There’s been a flurry of books about Christianity and Economics in the last year, including the following:
Michael Rhodes and Robby Holt, Practicing the King’s Economy: Honoring Jesus in How We Work, Earn, Spend, Save, and Give (Grand Rapids, MI: Baker, 2018).
John D. Barry, Jesus’ Economy: A Biblical View of Poverty, the Currency of Love, and a Pattern for Lasting Change (New Kensington, PA: Whitaker House, 2019).
Michael Barram, Missional Economics: Biblical Justice and Christian Formation (Grand Rapids, MI: Eerdmans, 2018).
Robert Myles (ed.), Class Struggle in the New Testament (Lanham: Lexington/Fortress, forthcoming 2019).
Kenneth Barnes, Redeeming Capitalism (Grand Rapids, MI: Eerdmans 2018).
Ian Harper, Confessions of a Meddlesome Economist (Acorn, 2019).
As it is, Professor Ian Harper, a leading Australian economist, economics professor, current dean of the Melbourne Business School, senior advisor to Deloitte Access Economics, and board member of the reserve bank of Australia, reviews two of these books:
John D. Barry, Jesus’ Economy: A Biblical View of Poverty, The Currency of Love, and a Pattern for Lasting Change, New Kensington, PA: Whitaker House, 2019, 178 pp. no index.
Michael Rhodes and Robby Holt (with Brian Fikkert), Practicing the King’s Economy: Honoring Jesus in How We Work, Earn, Spend, Save, and Give, Grand Rapids, MI: Baker Books, 2018, 317 pp. including index.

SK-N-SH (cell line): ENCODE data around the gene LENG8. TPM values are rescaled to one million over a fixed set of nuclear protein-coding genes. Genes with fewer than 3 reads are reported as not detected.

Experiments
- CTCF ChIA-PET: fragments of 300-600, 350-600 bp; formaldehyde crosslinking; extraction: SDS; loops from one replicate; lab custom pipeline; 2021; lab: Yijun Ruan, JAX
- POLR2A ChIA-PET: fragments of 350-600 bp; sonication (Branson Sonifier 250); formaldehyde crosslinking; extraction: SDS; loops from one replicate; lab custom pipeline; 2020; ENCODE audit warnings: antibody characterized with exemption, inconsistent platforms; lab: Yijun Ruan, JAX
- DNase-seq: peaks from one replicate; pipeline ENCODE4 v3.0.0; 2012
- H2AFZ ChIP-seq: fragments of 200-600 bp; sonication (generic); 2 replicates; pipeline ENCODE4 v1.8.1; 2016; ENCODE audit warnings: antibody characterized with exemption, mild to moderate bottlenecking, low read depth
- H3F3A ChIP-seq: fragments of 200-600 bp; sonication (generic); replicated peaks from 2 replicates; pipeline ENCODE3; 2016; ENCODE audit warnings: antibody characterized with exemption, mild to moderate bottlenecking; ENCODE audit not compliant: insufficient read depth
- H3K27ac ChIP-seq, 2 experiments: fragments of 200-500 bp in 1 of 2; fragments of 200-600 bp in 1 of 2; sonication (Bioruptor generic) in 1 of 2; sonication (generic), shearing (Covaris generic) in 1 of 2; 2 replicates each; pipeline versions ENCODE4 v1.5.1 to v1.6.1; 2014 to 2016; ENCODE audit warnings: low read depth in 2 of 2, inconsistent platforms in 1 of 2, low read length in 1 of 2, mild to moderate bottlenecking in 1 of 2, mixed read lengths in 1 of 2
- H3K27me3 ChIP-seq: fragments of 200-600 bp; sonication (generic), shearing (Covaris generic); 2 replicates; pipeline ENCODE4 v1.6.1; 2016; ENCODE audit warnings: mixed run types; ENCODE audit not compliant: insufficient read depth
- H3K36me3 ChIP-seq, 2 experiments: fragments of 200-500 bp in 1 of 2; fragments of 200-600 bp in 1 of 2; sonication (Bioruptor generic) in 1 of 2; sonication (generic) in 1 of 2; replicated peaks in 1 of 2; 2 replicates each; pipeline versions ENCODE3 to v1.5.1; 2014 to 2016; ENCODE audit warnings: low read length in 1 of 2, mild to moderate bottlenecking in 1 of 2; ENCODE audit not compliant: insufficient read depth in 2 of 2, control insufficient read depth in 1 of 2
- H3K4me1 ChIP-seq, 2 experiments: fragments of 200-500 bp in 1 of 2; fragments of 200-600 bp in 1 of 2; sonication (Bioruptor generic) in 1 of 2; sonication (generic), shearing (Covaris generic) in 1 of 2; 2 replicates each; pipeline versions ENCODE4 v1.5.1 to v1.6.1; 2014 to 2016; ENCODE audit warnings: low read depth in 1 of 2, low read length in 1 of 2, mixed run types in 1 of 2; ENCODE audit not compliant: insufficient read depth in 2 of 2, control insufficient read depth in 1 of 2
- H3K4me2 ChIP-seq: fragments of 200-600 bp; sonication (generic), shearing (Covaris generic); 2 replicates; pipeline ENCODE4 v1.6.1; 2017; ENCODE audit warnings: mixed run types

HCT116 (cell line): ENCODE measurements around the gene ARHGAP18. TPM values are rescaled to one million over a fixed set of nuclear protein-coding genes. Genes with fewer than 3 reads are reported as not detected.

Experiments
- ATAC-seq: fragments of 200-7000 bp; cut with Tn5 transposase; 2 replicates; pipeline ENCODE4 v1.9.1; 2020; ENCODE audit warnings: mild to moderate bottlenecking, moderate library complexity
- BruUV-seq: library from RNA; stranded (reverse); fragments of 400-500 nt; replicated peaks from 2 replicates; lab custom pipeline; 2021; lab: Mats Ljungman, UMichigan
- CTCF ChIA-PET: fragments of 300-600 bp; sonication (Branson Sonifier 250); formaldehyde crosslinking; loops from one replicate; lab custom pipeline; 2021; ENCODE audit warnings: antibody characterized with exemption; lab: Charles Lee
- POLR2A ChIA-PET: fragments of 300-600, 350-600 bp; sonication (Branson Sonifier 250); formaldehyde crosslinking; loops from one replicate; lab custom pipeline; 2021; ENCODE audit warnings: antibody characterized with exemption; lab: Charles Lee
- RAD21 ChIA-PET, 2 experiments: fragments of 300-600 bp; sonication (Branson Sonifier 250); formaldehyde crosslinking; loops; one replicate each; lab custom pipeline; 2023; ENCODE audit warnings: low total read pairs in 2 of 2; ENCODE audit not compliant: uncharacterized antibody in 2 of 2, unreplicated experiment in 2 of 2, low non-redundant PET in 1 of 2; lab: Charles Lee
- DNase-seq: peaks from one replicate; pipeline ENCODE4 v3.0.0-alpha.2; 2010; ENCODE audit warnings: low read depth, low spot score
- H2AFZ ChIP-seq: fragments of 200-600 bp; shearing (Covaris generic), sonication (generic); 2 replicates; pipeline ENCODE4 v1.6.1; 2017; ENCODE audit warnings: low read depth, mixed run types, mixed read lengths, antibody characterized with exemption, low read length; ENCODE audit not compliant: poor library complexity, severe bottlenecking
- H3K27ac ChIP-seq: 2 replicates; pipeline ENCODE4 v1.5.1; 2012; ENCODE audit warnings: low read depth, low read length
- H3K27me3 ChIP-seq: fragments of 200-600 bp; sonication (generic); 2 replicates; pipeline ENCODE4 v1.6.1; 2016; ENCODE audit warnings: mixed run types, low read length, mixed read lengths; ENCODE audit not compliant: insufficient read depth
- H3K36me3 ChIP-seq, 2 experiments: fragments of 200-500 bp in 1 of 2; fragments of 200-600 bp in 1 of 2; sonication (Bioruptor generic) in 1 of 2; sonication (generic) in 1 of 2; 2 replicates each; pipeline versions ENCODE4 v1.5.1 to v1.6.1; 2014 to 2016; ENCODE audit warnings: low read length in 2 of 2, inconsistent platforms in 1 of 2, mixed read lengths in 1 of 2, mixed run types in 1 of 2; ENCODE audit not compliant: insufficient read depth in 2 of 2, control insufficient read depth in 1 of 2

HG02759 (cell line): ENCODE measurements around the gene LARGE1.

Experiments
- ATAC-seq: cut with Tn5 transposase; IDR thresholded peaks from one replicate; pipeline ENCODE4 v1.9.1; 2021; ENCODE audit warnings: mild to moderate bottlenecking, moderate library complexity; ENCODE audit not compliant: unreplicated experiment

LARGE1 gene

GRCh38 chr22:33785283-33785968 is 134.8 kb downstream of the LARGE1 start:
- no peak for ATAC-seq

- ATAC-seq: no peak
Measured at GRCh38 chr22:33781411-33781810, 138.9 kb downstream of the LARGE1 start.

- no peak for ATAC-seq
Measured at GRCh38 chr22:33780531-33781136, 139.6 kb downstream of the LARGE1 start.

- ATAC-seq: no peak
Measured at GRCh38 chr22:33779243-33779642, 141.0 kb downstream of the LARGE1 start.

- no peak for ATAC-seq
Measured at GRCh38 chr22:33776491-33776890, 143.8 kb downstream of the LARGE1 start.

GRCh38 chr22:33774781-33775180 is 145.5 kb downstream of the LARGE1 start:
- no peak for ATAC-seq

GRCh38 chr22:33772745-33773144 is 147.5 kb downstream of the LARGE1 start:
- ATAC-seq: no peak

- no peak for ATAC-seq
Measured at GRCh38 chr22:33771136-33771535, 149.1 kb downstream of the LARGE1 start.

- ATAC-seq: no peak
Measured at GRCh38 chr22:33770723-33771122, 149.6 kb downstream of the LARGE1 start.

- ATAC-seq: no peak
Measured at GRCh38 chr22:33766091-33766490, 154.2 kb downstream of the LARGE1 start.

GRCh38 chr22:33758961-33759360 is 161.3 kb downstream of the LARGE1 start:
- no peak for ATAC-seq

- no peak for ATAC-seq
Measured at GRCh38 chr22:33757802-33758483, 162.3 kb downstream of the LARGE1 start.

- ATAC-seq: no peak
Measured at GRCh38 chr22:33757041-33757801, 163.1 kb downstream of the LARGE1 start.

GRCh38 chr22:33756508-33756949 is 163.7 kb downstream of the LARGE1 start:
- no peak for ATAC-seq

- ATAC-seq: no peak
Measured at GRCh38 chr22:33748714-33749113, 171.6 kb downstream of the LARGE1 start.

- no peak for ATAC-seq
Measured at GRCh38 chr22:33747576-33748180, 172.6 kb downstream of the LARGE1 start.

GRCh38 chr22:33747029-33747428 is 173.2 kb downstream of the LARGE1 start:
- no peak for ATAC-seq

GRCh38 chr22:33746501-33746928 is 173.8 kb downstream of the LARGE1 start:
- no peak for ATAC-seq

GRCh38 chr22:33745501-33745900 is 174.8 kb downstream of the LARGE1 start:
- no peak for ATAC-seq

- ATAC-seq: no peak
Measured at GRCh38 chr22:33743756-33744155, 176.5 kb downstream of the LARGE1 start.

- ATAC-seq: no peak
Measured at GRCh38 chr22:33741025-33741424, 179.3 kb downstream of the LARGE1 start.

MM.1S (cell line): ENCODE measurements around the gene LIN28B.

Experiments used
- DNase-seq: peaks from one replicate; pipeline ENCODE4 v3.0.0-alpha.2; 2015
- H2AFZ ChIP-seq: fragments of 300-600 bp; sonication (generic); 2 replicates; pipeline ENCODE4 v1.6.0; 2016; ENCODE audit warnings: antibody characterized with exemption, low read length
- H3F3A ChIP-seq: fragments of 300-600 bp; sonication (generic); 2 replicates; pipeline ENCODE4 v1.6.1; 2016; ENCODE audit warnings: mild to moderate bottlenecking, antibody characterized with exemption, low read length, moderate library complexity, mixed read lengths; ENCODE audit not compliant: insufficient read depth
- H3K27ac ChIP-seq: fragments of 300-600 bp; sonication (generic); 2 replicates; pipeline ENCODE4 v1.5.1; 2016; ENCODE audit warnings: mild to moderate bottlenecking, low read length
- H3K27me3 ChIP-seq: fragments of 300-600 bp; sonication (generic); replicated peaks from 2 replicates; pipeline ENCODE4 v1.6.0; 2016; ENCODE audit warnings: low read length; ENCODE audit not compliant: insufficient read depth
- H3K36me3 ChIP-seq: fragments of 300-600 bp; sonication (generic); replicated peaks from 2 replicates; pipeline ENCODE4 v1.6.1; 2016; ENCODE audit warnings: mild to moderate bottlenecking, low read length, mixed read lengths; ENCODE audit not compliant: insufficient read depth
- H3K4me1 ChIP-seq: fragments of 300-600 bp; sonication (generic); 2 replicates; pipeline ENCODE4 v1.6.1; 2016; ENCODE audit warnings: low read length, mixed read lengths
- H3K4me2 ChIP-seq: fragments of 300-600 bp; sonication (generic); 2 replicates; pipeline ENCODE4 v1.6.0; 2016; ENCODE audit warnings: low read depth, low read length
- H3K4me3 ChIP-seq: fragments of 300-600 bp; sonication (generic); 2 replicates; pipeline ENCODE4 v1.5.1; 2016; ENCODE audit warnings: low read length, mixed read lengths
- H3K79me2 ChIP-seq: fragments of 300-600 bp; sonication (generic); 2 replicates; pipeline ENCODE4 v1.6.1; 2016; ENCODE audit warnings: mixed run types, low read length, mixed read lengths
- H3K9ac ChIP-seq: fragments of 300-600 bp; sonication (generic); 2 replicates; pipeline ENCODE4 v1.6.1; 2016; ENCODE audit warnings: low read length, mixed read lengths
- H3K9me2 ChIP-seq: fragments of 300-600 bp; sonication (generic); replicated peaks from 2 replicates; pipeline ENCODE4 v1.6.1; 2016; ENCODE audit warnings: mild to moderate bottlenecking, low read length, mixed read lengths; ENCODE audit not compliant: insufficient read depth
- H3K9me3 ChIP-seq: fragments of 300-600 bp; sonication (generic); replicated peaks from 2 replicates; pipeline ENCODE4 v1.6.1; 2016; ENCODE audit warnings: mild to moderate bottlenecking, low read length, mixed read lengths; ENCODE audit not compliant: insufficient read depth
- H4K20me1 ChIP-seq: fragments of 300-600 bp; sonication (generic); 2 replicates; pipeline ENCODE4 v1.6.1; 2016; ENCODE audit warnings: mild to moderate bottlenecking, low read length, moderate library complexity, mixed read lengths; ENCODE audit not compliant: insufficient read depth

These two books offer practical strategies for Christians seeking to ‘work out their salvation’ in the everyday business of meeting our material needs and those of others, whether in our midst or beyond. The first focuses on alleviating poverty, specifically, while the second takes a broader view of economic life. In both cases, the authors draw lessons from the Bible, both the Old and New Testaments, about how Christians should relate to other people, believers and non-believers, when it comes to commercial relations. Unsurprisingly, the Bible teaches us that we are far more valuable to God than the sum of what we are capable of producing and consuming, and that to value human beings according to these standards is to do the very opposite of ‘loving our neighbours’ as God loves us. In this sense, God’s ‘economy’ runs on very different principles to real-world economies where goods and services are traded and prices determined with little or no thought given to the underlying worth of the people for whom this activity is notionally beneficial. This is where the Gospel transforms a believer’s attitude to economic relations, or ought to do so. Yet the pressure to conform to worldly approaches to wealth creation are intense. How can Christians live in a world drunk on material prosperity and often blind to spiritual welfare without succumbing themselves? And how can Christians love their neighbours in practical ways that build them up and show them their real identity in Jesus when so much of the focus of real-world economic relations is narrowly material? Neither of these books seeks a wholesale reconstruction of the way economies work or even to advance a Christian vision of a transformed economics, more attuned to Kingdom values than worldly priorities. Rather they are both thoughtful and practical studies, informed by Biblical priorities, that show how Christians can live in the worldly economy and yet not be of it, and in doing so to witness to the abundance of God’s love rather than the scarcity of material goods and services.